Causation in Criminal Law

Crimes such as homicide, where the result of the defendant’s conduct is a necessary aspect of the crime, may require a causation analysis. The causation analysis will require that the defendant’s conduct be the actual cause and proximate cause in order to find the defendant liable. (See Warner-Lambert holding that the court must find a causal link first before determining whether defendant acted at reckless.)

The defendant’s conduct is the actual cause if “but for” the defendant’s conduct, the result would not have occurred. In order to find proximate cause: (1) the defendant’s conduct must be closely connected to the result, (2) the defendant’s conduct has a significant connection to the result, and (3) the law is justified in imposing liability.

The MPC Section 2.03 states that “conduct is the cause of a result when:

a. It is an antecedent but for which the result in question would not have occurred; and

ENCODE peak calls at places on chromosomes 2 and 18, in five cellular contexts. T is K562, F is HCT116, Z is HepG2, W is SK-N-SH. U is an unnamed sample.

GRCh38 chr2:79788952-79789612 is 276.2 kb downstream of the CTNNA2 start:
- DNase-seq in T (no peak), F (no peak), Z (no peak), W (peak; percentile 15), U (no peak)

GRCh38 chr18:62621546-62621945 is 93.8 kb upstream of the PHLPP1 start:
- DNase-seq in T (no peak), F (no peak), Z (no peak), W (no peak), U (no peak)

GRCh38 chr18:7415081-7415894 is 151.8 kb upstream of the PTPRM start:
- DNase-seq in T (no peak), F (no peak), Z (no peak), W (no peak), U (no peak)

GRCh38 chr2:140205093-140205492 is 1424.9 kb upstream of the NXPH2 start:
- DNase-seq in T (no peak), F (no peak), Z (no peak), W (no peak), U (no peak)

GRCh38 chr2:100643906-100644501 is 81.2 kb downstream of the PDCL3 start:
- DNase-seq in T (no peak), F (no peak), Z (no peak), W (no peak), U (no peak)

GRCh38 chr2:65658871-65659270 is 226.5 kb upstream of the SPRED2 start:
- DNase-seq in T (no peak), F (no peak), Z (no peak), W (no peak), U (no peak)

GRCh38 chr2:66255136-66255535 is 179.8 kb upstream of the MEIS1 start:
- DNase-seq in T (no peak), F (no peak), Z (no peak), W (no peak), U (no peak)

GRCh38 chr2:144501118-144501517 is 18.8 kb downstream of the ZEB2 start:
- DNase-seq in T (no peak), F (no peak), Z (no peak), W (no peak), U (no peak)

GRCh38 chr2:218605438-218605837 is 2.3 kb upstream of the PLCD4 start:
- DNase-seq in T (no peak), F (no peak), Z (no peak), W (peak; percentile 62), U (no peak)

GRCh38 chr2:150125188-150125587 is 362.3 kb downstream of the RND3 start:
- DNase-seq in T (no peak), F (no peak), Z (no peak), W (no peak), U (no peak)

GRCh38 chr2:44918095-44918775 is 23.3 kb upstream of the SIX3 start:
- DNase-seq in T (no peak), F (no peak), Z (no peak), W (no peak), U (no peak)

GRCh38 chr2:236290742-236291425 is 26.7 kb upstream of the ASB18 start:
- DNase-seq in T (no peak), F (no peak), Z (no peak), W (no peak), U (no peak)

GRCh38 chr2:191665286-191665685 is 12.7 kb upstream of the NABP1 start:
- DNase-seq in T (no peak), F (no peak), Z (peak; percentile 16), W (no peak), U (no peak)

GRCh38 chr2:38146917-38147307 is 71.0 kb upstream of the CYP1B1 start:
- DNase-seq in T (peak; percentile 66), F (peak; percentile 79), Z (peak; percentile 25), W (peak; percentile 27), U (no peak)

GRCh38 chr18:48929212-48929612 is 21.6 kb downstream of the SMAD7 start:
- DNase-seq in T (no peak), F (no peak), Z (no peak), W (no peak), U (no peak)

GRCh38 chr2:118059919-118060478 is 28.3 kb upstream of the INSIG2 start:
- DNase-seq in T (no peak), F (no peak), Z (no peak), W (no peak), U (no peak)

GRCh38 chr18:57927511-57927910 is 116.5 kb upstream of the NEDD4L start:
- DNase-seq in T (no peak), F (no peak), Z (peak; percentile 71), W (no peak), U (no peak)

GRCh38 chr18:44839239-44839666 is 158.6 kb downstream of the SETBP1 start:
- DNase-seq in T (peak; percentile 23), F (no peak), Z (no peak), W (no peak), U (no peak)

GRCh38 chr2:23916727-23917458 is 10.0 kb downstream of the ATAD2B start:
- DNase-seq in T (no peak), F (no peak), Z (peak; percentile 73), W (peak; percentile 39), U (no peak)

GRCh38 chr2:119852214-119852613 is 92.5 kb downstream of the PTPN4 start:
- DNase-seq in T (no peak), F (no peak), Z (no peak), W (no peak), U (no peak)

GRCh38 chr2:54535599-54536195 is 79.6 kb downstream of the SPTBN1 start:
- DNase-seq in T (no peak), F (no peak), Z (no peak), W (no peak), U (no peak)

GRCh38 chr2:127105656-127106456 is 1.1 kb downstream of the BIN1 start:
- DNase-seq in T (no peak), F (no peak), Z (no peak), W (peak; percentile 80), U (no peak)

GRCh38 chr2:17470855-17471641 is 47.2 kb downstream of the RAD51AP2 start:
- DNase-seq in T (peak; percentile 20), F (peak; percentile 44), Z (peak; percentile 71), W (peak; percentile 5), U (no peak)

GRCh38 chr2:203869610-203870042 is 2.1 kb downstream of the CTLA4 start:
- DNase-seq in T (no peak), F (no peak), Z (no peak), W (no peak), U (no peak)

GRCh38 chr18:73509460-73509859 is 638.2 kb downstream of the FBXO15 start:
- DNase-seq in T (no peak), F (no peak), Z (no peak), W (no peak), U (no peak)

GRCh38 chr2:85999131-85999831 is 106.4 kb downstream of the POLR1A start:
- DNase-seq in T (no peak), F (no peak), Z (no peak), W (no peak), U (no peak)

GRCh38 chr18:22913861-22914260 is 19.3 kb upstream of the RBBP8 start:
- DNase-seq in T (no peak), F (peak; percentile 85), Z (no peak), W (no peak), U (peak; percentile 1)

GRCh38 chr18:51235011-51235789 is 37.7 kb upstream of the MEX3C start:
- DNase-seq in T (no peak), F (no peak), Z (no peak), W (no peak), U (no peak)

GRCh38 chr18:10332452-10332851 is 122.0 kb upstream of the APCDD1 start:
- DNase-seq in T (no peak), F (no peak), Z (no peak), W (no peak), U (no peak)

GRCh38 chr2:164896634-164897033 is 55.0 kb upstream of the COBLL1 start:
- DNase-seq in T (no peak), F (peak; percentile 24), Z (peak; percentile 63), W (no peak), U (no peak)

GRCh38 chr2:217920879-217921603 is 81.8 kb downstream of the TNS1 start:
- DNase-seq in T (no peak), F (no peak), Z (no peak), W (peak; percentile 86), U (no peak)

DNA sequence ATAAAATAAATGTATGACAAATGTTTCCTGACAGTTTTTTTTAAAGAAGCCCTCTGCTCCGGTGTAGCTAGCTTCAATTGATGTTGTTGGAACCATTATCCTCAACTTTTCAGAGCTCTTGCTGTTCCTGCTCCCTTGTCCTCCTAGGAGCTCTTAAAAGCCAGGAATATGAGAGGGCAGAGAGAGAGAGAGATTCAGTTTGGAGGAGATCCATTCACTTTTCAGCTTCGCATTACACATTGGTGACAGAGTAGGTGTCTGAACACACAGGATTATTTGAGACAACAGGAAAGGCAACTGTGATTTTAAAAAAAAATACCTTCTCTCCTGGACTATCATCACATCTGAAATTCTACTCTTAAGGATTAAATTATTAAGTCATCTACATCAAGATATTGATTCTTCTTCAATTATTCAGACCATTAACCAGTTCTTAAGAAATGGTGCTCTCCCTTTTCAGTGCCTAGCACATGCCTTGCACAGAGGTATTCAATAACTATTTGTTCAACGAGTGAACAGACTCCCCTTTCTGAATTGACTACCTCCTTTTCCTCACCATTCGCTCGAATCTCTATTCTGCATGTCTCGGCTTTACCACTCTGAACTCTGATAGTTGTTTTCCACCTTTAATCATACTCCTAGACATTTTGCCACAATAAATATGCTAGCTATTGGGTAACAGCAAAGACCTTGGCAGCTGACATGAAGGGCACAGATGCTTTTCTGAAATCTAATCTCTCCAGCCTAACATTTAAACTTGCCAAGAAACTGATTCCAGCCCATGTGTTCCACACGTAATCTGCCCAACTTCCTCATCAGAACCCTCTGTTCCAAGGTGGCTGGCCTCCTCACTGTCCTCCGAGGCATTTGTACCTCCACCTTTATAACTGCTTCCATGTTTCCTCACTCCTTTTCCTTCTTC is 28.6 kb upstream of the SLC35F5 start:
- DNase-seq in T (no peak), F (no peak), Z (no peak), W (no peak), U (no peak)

b. The relationship between the conduct and result satisfies any additional causal requirements imposed by the Code or by the law defining the offense.”

The MPC looks at the cause in fact and then the mens rea. In other words, a court should ask “What was the mens rea towards the actual result?” The MPC does not talk about causation in terms of foreseeability but in terms of remoteness. If the result was too remote or too accidental [MPC Section 2.03(2)(b)], the defendant will not be held liable (looks backwards).

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